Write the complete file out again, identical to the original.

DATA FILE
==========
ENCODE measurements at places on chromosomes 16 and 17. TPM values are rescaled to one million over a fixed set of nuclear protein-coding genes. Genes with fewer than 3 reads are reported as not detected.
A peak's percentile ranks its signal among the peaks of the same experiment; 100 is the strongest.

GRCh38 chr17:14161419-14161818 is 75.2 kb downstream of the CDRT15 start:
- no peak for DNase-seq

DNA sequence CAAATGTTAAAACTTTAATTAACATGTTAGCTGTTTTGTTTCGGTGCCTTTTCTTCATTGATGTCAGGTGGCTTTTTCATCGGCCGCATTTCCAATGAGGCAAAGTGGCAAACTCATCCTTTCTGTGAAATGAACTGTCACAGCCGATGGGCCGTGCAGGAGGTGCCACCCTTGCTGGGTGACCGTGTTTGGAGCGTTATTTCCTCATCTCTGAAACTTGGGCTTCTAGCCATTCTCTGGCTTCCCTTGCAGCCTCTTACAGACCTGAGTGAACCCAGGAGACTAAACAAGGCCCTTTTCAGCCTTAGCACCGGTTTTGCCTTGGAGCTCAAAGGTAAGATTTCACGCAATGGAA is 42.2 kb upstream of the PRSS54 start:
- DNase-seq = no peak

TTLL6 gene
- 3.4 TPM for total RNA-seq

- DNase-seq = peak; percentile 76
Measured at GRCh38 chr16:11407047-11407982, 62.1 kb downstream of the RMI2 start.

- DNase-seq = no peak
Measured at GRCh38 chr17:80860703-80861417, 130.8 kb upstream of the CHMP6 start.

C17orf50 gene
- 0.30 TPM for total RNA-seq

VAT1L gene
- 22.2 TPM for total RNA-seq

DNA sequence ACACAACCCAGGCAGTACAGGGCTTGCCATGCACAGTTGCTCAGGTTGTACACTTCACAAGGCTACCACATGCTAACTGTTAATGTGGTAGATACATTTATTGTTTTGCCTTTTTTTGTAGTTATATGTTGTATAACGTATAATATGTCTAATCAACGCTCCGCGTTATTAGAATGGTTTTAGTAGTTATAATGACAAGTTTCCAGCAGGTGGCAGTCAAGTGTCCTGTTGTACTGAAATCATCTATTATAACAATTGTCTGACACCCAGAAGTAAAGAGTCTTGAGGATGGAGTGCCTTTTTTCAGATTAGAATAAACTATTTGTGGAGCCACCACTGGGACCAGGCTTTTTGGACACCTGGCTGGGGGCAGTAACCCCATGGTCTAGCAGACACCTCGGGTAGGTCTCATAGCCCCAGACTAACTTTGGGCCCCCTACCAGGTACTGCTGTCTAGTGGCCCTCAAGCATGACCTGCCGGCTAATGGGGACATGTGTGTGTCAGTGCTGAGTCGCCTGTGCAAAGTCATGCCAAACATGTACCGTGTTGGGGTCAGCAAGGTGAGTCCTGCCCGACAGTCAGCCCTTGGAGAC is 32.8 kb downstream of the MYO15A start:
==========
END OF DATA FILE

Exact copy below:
ENCODE measurements at places on chromosomes 16 and 17. TPM values are rescaled to one million over a fixed set of nuclear protein-coding genes. Genes with fewer than 3 reads are reported as not detected.
A peak's percentile ranks its signal among the peaks of the same experiment; 100 is the strongest.

GRCh38 chr17:14161419-14161818 is 75.2 kb downstream of the CDRT15 start:
- no peak for DNase-seq

DNA sequence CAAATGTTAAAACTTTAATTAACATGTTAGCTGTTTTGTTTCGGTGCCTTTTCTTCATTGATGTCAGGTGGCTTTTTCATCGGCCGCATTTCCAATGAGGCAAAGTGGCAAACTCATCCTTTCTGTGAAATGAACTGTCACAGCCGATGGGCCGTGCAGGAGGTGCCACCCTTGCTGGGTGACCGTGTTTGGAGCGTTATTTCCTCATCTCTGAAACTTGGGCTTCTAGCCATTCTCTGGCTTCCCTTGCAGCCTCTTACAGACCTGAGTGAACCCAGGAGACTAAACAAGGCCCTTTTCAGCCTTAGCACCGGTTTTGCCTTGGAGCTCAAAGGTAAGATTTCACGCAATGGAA is 42.2 kb upstream of the PRSS54 start:
- DNase-seq = no peak

TTLL6 gene
- 3.4 TPM for total RNA-seq

- DNase-seq = peak; percentile 76
Measured at GRCh38 chr16:11407047-11407982, 62.1 kb downstream of the RMI2 start.

- DNase-seq = no peak
Measured at GRCh38 chr17:80860703-80861417, 130.8 kb upstream of the CHMP6 start.

C17orf50 gene
- 0.30 TPM for total RNA-seq

VAT1L gene
- 22.2 TPM for total RNA-seq

DNA sequence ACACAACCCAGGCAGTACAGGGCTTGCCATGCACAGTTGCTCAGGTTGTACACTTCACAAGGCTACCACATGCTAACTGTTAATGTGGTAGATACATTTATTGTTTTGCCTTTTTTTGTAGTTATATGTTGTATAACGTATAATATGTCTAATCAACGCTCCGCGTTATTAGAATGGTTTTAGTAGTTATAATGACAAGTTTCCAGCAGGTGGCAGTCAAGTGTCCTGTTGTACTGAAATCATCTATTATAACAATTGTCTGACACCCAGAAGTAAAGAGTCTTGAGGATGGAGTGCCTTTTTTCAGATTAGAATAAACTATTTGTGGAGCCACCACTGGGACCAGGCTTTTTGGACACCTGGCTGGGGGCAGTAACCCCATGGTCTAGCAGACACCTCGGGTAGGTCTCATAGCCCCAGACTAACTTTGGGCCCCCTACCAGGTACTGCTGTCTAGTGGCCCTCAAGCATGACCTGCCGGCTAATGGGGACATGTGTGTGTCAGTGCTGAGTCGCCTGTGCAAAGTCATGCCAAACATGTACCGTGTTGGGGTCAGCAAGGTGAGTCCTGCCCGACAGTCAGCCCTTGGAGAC is 32.8 kb downstream of the MYO15A start: